Today was my first time looking at the lunar eclipse with binoculars. The entire event was very amazing and breathtaking. Viewing the Moon along the terminator line (the line between the bright and the dark side) always reveals the most details, since the shadows along the line highlight the craters. This eclipse was a chance to have the entire Moon be revealed in tremendous detail, as the terminator line moved across the Moon in the space of an hour.

As the eclipse progressed, the dark parts of the Moon turned red. This is due to Rayleigh scattering, as the only light reaching the parts of the Moon in the Earth’s shadow was going through the Earth’s atmosphere. The particles in the atmosphere scatter shorter wavelengths (which is why the sky is blue), so the only light that is able to reach through the atmosphere, and then the Moon, is redder. Since the full Moon is extremely bright to see through binoculars, the dimmer red light gave a really nice chance to see the entire face of the Moon for a few minutes without having to squint through the eyepiece.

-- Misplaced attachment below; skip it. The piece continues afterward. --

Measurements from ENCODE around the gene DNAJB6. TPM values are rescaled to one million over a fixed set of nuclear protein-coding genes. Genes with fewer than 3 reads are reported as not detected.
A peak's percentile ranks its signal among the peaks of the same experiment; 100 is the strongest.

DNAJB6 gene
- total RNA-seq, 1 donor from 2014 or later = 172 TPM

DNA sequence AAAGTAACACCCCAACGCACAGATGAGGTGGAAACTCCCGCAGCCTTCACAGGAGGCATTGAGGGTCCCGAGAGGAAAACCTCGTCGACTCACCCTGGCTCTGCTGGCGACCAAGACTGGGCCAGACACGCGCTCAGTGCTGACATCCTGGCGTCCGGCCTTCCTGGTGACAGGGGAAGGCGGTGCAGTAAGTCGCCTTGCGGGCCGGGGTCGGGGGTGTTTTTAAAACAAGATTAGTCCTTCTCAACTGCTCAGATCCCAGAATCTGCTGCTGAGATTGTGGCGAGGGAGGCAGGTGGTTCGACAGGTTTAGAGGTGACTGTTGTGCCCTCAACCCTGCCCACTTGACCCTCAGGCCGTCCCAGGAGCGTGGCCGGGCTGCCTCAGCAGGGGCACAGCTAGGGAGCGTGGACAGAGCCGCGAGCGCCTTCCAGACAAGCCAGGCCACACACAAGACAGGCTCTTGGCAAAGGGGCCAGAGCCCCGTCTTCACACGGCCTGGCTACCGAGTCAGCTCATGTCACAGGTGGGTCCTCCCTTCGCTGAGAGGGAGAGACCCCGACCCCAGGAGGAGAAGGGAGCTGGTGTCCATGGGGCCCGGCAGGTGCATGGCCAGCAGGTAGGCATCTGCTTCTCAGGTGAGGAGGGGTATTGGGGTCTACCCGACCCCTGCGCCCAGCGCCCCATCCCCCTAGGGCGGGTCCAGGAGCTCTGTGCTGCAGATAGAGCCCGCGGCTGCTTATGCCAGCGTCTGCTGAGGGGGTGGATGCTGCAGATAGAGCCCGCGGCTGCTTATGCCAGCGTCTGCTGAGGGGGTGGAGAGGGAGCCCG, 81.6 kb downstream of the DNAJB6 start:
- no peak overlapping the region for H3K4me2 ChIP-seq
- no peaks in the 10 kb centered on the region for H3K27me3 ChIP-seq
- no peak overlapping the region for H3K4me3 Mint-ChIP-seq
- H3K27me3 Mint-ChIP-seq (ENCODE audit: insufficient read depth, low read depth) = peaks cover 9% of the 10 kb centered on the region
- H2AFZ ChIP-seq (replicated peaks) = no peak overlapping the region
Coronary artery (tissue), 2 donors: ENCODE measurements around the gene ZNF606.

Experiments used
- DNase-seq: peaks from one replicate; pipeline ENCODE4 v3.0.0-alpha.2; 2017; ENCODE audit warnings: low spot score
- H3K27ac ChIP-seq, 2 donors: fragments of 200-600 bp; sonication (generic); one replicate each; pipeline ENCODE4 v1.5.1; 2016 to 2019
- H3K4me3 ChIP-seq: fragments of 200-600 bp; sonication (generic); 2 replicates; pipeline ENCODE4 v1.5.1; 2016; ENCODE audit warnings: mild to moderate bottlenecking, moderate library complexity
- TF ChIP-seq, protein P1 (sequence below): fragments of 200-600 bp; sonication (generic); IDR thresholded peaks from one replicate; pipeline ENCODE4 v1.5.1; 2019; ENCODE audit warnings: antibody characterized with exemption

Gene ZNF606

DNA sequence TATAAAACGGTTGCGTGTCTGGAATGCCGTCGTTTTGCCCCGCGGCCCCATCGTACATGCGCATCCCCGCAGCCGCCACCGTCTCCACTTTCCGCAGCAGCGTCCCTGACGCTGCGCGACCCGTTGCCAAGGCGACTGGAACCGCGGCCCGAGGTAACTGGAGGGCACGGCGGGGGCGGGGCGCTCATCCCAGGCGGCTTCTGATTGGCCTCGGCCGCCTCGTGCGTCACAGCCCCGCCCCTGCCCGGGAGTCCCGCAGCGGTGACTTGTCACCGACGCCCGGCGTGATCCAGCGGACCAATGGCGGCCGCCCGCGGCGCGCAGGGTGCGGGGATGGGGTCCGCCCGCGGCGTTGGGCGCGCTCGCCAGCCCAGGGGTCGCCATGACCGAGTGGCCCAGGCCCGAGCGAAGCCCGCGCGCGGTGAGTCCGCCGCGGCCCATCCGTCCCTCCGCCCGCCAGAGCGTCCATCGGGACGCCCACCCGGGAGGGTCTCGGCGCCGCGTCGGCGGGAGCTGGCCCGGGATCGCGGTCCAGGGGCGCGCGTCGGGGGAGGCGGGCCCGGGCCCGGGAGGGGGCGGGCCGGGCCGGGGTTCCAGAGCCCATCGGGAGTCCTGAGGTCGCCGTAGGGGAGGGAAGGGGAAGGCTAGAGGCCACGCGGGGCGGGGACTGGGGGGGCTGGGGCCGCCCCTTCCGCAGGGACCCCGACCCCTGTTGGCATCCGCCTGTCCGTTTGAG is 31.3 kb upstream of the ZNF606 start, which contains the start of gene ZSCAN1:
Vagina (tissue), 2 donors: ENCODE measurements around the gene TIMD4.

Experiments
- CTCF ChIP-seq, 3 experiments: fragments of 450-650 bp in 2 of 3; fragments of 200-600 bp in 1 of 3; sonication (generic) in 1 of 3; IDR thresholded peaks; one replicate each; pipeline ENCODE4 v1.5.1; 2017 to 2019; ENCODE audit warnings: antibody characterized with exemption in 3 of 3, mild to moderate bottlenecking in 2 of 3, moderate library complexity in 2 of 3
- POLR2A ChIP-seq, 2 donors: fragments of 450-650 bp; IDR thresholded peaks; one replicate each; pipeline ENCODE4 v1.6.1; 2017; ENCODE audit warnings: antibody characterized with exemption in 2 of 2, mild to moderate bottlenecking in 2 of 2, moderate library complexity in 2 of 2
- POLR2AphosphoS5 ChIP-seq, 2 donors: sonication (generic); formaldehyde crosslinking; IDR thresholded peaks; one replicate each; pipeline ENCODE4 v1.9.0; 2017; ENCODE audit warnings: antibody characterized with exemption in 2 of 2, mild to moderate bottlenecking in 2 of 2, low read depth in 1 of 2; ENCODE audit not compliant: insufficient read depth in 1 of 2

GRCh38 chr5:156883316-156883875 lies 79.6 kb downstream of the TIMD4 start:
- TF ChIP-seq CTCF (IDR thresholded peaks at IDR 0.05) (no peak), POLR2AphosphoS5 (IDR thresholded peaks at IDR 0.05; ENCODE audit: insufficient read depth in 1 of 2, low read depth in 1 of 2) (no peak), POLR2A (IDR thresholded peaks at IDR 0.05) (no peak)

I tried capturing pictures through the binoculars, but they didn’t turn out extremely well. It was mostly because I was just holding up my iPhone’s camera to the eyepiece with my hand, which was shaking the view. I also noticed that the camera was having trouble adjusting its exposure since there was such a huge difference between the dark and bright areas of the Moon. Near totality, when most of the Moon was dark, I was able to capture some details. The best pictures are included above.

One thought that entered my mind when I was sharing the pictures on Twitter was the realization of how many people across the world must be watching the same thing. The Moon and the sky are subjects which can truly break down all barriers set up between cultures.